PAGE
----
She didn't want to stay, but she didn't want to be forced to leave. Not like this. Not like this. Please not like this.

“Sylva,” the Mother said, speaking in Yan's voice one last time. “Give me that in your pocket.”

Sylva's sunburned face paled, but she pulled out the little bag of pills.

Yan fought with the Mother every second, but this was a battle that the Mother would win. Yan's arm shook, trembling as she resisted holding her arm out to take the pills, but the Mother forced her to take them from Sylva, then raise them to her mouth and swallow, and not throw them up, and to sit, staring out at the sea.

The Mother couldn't stop Yan from crying, though. She could feel everything that was happening, and though she tried to fight it, she didn't have the strength.

The Mother could give Yan one last gift. Not the connection that Yan wanted-- she couldn't keep that-- but the blankness of memory that would give her peace. The Mother rifled through the pages of Yan's mind as her consciousness faded, and tied away her time with the Mother behind a thick haze. Now she wouldn't feel as though she needed to return, as her wayward selves always did, and perhaps she would be less haunted by these last few hours.

The Mother didn't touch anything that didn't belong to her; only the memories that Yan had while within the Mother were things she covered with that vale of numbness. Perhaps that was a mistake, she realized. After all, Yan's time with the Mother had been one of healing from everything before, in its way. To take that away, but to leave the original pain, perhaps that was a disservice to Yan.

But even as the Mother changed her mind, tried to undo the work she had done, her connection to Yan grew dimmer and dimmer. Yan slumped down in Sylva's arms, the Vena taking hold.

The shuttles careened down from the sky like shooting stars.

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Sylva did not want to leave Yan unconscious and alone, but she needed to go find Iri who was manning the radio. She resorted to half hoisting Yan's limp body up onto her back, wrapping her arms around her neck and hunching forward to keep her as much off the ground as possible. Even though Yan weighed relatively little (it was actually almost scary how little she weighed, even having seen how much the Mother made her eat), she was very tall, so her legs dragged on the ground behind as Sylva waddled back from the cliffside into the trees.

Yan's breath was loud in her ear, and occasionally she'd murmur something incomprehensible. She breathed shallowly, and her whole body was limp except for her painfully stiff neck, which forced her head to stick out over Sylva's shoulder. It was worrying, but Sylva had never actually seen anyone take Vena before, so she didn't know if it was normal. She would have to ask Iri.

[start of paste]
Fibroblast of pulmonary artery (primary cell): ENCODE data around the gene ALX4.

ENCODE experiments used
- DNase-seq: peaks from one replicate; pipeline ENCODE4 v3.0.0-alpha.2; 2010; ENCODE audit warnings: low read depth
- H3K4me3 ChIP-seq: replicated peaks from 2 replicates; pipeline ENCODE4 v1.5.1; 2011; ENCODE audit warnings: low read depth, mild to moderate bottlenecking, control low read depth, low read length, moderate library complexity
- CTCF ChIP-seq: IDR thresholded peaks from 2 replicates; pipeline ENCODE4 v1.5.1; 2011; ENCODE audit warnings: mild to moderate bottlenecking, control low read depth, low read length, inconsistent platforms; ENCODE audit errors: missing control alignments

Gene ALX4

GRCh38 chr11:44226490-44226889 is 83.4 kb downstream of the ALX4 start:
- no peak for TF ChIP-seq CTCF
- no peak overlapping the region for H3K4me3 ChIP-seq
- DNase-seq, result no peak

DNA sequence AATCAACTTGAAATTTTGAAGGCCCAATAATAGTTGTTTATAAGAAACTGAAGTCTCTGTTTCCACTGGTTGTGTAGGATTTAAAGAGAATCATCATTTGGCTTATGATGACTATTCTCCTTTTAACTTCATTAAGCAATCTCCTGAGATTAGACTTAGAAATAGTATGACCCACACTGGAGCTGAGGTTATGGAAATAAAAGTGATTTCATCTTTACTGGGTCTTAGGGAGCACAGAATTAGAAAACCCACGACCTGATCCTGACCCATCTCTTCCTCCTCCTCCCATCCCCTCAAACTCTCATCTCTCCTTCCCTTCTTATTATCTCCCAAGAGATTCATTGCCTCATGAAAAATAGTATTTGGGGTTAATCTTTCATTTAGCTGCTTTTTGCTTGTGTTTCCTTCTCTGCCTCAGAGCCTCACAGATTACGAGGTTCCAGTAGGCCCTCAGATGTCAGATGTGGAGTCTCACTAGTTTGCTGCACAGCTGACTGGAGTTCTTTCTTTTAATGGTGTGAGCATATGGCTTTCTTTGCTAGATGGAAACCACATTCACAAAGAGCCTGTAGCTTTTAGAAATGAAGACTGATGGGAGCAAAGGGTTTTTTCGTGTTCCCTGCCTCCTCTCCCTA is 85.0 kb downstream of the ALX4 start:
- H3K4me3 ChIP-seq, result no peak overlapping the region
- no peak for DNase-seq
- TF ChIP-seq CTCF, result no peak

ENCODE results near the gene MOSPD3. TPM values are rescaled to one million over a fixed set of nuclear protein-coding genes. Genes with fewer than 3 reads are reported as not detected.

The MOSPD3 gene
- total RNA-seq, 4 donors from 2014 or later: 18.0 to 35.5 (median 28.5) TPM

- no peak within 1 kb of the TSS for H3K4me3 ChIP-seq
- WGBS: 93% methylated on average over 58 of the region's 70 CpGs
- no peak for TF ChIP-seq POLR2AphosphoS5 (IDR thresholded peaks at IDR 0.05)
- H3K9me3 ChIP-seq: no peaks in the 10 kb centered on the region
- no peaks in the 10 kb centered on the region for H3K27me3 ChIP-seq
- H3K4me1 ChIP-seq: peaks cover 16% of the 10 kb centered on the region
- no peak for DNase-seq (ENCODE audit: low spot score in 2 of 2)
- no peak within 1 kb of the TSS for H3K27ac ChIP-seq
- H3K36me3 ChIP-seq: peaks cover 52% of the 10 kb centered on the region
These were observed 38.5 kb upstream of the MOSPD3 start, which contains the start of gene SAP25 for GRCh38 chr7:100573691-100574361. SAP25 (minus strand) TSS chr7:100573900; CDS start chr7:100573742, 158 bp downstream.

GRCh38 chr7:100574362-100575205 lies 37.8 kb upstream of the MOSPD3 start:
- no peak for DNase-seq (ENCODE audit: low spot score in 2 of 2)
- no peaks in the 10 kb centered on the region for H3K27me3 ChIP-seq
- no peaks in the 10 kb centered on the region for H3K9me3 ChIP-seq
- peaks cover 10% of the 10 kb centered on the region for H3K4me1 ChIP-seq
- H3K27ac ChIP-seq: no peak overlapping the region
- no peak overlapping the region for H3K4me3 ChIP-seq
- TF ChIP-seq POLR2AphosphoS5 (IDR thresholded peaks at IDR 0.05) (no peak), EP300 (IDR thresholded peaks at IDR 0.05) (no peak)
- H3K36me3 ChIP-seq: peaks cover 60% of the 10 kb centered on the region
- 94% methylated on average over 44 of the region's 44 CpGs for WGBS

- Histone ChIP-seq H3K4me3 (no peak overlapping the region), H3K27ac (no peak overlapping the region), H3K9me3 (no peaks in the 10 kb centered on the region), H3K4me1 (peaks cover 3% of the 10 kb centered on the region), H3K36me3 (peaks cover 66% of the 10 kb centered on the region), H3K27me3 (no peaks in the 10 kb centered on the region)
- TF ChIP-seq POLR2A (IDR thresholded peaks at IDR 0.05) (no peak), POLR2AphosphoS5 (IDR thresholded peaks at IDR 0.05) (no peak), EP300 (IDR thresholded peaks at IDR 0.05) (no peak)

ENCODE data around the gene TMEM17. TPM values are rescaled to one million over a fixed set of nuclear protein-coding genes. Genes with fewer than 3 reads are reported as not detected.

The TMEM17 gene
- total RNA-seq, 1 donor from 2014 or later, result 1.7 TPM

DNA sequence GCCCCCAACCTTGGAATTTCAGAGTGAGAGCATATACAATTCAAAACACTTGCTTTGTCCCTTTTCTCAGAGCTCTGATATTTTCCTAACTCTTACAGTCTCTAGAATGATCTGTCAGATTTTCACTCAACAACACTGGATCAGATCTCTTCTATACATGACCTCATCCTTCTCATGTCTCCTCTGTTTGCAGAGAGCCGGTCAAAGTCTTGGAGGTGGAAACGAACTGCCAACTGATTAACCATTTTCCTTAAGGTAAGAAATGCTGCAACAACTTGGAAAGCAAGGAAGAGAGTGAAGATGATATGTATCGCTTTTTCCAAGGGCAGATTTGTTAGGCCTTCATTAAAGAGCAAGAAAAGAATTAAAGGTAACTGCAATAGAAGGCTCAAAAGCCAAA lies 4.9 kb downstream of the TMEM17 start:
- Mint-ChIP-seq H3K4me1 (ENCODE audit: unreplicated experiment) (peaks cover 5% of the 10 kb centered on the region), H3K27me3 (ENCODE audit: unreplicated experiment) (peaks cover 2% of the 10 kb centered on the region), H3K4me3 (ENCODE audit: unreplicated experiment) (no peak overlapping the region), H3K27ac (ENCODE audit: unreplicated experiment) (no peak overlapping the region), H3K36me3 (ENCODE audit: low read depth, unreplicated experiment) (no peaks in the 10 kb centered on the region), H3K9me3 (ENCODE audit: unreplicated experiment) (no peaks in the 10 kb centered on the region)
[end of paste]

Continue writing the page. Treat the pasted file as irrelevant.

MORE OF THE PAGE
It wasn't a very long walk to the radio, though it went slowly because of Sylva's load and her desire to stop Yan's feet and legs from bumping too much on the ground.

“Gimme a hand, Iri?” Sylva called out as she got close, seeing the light of a small fire Iri had lit flickering through the trees. Sylva heard a little bit of crashing and rustling as Iri stood and came towards her.

“Fuck. What happened?” Iri delivered these lines in a flat tone, seeing that there was no immediate danger. “Did you give her the Vena?”

“Errrr... She took it.”

The much stronger Iri took Yan's limp arms and hoisted her off of Sylva's back. The sudden lessening of weight made Sylva feel like her spine was being pulled up to the sky. Iri carried Yan very tenderly, half draping her over her shoulder.

“We should get going,” Iri said. “The shuttles are on their way down.”

“I saw. Do you have a solid location for the one coming for us?”

“I was waiting to see if it would make it down or if it would get destroyed. It's going to be down to the east.”

“Great. Are you all ready? Are we abandoning this?” Sylva asked, nodding to the gigantic buoy they were using as a radio.

“Obviously. Can you tell them we're leaving and won't be able to transmit?” Iri kicked at her computer, wired up to the buoy.

“You can put her down, you know,” Sylva said, looking at the unconscious Yan. She typed the message out and sent it, traveling through the haphazard and hacked-together wires that linked the two systems. It was a miracle that they had been able to get it to work at all. “Should I take this with us?”

“Yeah. Everything else is in my bag already. Leave the wires,” Iri said as Sylva tried to carefully unplug everything. Sylva complied and abandoned everything attached to the buoy, shoving the computer into Iri's backpack and swinging it over her own shoulders.

“I'll kinda miss this place,” Sylva said as she kicked out the fire, plunging them into darkness.

“You'll get over it,” Iri said. “Let's go.”

They walked carefully through the forest until they came to the eastern beach. It was not that far of a walk, since Iri had carefully instructed the people aboard the Fleet ship to send their rescue shuttle down on the correct side of the mountain.

It was already there when they arrived, sitting dark and peaceful in the water, about thirty meters out, floating easily on two long supports that had clearly extended from a bay on its underside. It was so unlike the way they had come down to this planet, crashing and afraid, but so similar in its own way. Sylva briefly wondered what had come of the pirate shuttle they had crashed down with. Was it still floating out on the ocean? Had it sank to the bottom? It was slightly comforting to imagine that it stayed exactly as they left it, half flooded but floating, forever, though she knew that was definitely not the case. It was probably on the bottom.

But this shuttle wasn't.

“Take Yan,” Iri said, hooking her hands underneath Yan's armpits like a baby and passing her to Sylva, who awkwardly leaned Yan's full from against herself. “I'm going to go see if there's a floater we can use to get her over there.

“What, you don't like the idea of swimming with her on your back?” Sylva asked.